NAME: GEORGIA TONEY
LOCATION(S): NORTH MYRTLE BEACH, SOUTH CAROLINA; CLEARWATER BEACH, FLORIDA
YEARS LIFEGUARDING: 6
My name is Georgia Toney and my dream of being an ocean lifeguard started when I was 5 years old. We went around the carpet answering the question, “what do you want to be when you grow up?” My answer, “a lifeguard!” I started competitive swimming in middle school and started running distance on the high school track team. My very first job was being a lifeguard at a water park when I was 16. I remember telling someone it was my dream to become an ocean lifeguard one day and they thought it would be such a scary job, however it didn’t phase me.
I started lifeguarding at multiple YMCAs and various aquatic centers throughout high school and college as well. When I turned 19 I made the decision to follow my dreams and apply. I got a call back and started work at North Myrtle Beach Ocean Rescue. I worked there for 3 summers where I also taught the junior guard program. However, that wasn’t enough. I didn’t want it for just the summer, I wanted this to be my career. I looked into many beaches in Florida and California. My current job is lifeguarding at Clearwater Beach Patrol and I have been here 3 years and counting. The passion I have for my job is what keeps me motivated to workout and stay fit for it. The thing that keeps me pulled into this line of work is when I make a rescue and know I was the difference between life and death for that person. It’s the deepest feeling for me.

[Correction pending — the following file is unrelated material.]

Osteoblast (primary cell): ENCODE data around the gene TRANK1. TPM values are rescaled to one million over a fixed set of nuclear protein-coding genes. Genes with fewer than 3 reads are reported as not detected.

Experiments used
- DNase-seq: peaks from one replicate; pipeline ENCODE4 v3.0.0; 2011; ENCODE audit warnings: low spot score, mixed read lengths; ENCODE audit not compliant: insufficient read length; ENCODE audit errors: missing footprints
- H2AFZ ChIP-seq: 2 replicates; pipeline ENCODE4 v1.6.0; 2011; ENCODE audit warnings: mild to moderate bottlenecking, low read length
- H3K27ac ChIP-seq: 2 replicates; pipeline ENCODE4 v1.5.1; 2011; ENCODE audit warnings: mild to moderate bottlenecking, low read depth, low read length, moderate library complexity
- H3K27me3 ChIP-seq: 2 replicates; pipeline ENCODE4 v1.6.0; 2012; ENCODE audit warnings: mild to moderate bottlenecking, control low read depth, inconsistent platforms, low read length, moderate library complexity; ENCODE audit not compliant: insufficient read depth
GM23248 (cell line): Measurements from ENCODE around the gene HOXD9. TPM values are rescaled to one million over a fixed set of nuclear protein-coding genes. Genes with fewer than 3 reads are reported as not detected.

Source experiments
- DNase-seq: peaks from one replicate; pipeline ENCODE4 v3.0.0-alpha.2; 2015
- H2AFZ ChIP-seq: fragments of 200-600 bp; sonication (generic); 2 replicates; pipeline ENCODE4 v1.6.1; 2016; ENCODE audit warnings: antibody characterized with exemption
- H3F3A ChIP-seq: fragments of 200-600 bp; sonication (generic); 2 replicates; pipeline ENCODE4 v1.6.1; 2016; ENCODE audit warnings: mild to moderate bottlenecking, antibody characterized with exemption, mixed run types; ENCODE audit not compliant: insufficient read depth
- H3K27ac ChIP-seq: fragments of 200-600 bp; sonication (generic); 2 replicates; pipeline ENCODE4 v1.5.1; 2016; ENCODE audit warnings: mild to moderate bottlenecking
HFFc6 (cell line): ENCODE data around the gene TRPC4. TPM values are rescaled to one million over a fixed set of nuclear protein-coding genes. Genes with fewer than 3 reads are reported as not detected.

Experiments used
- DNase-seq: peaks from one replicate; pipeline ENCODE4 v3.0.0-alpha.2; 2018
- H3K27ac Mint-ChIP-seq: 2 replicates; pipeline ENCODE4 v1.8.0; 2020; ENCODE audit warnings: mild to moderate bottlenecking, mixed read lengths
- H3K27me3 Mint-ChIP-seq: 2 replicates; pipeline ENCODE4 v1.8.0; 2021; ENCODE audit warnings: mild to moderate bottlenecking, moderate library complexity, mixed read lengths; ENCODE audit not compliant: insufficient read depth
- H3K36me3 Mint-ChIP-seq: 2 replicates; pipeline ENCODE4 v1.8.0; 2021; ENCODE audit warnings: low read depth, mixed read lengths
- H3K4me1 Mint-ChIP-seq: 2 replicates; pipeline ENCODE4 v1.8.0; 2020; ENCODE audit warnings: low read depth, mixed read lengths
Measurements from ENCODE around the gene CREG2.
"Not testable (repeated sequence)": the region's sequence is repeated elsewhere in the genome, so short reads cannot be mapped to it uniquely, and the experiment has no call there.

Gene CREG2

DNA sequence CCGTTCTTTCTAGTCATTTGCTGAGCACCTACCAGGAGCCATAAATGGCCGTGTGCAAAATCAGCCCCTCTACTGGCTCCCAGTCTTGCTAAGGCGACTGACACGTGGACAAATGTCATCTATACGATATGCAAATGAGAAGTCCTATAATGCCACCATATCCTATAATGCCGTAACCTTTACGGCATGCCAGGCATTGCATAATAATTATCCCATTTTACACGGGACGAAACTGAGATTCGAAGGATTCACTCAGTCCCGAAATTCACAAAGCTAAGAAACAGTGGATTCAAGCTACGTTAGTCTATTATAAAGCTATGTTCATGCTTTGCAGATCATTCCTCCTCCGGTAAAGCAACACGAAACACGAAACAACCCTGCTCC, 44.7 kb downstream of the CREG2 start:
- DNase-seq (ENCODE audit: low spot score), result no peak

My very first ocean rescue in North Myrtle Beach is still my favorite. A little boy strayed from his parents and was being pulled out by a rip current. It felt like I was going on a roller coaster I was so excited. Once we got back to shore he was reunited with his family. My next most memorable rescue was still at North Myrtle Beach. I pulled in 3 grown adults all by myself that had been sucked out by a rip current. My best rescue at Clearwater Beach has to be the time two boogie boarders were getting pulled by the current at the jetty. One of the victims got tangled up and trapped on the rope we have to keep people away from the jetty.
The waves were huge that day causing her to hit the pylon each time and making it impossible to free her by myself. Two other guards came to help me and we were able to bring her to shore safely.
Advice I have for females looking to get into surf rescue is to not be intimidated by it being a male dominated field. At the end of the day, all that matters is you can swim and run just like them. Know how to make the water help you during rescues, you don’t need the muscles of Hercules. Also, be brave! When in doubt, go out!
Images provided by Georgia Toney.